2. But keep making up false indignations about how the poors are coming to take your piggy bank because they wanna get wasted and have orgies.

    Comment by Another_Jeremy — April 24, 2012 @ 11:40 pm – April 24, 2012

    Let’s see now.

    San Francisco has paid at least $150,000 for Kenny Walters in the past year. He isn’t employed, has an arrest record as long as his hair, and can often be found passed out in a doorway on Haight Street.

    Kenny Walters’ job is to get drunk.

    He’s certainly not alone. “Chronic inebriants” are a grim and disturbing fact of life in San Francisco. They also cost the city millions.

    And wait, there’s more:

    Stanley Thornton Jr., 30, is a self-described “adult baby,” who sleeps in a huge crib, drinks from a bottle, wears diapers, lives with a former nurse who acts as his “mom”… and subsists on Social Security disability benefits.

    And don’t forget the millions spent on tax-dodging and providing subsidized welfare housing for multimillionaire Obama Party leaders.

    Now, Another_Jeremy, please state for the record why MY work should be confiscated to pay for “the poor” to get drunk, play out their sexual and emotional fantasies, and live in opulence while dodging taxes.

    Comment by North Dallas Thirty — April 25, 2012 @ 2:31 am - April 25, 2012

  3. you wouldn’t think they’re all stupid.

    Nope, just you. You keep bobbing, weaving and spinning more than my Maytag. You’ve yet to answer any of my questions and you keep ASSerting that we’ve said things that we never did. Essentially, you’re so full of shit that magnesium citrate would be useless. There’s no point to you. You don’t even want to debate or discuss. You just want to run through your lying points and make up shit about what folks say. You’re useless, dishonest and lower than a snake’s ass in a wagon rut.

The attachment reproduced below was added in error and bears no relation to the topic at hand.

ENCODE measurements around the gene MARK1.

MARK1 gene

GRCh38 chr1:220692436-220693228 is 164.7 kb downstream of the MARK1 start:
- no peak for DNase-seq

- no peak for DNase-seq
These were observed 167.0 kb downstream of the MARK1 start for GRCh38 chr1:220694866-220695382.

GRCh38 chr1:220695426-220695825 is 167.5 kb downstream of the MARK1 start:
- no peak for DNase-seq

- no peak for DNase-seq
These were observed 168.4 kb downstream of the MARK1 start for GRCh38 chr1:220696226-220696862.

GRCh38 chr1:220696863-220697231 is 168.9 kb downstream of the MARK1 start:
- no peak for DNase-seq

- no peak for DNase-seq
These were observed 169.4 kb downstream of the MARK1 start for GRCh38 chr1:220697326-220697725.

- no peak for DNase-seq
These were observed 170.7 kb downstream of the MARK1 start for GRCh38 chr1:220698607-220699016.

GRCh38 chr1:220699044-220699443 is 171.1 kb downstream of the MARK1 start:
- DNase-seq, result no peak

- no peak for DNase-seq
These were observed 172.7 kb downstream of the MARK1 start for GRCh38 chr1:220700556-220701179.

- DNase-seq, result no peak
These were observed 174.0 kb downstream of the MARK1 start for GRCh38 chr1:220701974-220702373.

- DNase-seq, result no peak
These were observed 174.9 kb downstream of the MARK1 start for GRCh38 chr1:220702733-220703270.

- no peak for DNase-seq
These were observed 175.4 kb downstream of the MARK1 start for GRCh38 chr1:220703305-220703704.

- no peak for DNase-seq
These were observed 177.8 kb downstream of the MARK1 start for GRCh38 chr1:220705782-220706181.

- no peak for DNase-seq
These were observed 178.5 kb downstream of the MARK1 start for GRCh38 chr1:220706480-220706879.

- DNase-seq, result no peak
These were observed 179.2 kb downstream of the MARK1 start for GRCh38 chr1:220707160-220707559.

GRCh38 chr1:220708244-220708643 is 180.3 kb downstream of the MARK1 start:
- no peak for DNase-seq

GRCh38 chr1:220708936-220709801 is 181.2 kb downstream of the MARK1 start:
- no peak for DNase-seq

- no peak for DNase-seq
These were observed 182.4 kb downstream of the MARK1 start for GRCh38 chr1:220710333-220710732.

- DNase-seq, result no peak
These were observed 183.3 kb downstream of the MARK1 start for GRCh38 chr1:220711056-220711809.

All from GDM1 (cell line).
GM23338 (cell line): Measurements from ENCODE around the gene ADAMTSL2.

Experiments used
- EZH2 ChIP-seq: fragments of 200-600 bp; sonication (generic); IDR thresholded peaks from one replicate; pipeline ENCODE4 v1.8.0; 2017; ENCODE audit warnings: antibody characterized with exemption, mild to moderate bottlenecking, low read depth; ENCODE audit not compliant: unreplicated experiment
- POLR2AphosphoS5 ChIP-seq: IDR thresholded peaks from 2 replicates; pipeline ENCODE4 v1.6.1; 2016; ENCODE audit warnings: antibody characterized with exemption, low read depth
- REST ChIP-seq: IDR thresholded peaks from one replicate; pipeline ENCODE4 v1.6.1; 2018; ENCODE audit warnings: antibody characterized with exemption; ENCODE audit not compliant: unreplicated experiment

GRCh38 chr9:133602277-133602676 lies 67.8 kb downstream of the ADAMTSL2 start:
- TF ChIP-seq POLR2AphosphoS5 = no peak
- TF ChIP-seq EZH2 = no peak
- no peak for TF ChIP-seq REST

Comment by TGC — April 25, 2012 @ 3:35 am - April 25, 2012

  4. And the absolute best evidence that liberals are full of impacted shit:

    When Trent Lott made his comment, you libs went apshit spicey gonzo. He got into trouble and lost his job essentially over nothing. Chris “Countrywide” Dodd said almost exactly the same thing about your Ku Klucker “Conscinece of the Senate” and not a DAMN one of you made a peep. Dodd kept his job.

    That’s what you call hypocrisy and double-standard. It’s also a prime example of how the racist bigot liberals roll. You ARE the party of the KKK. You own it and you live it. There’s no two ways around it no matter how much you spin, lie, project and bullshit your voters. You’re the f**king worst of the worst in this country and KEEP people bound in slavery on your plantation even to this day.

    Comment by TGC — April 25, 2012 @ 3:48 am - April 25, 2012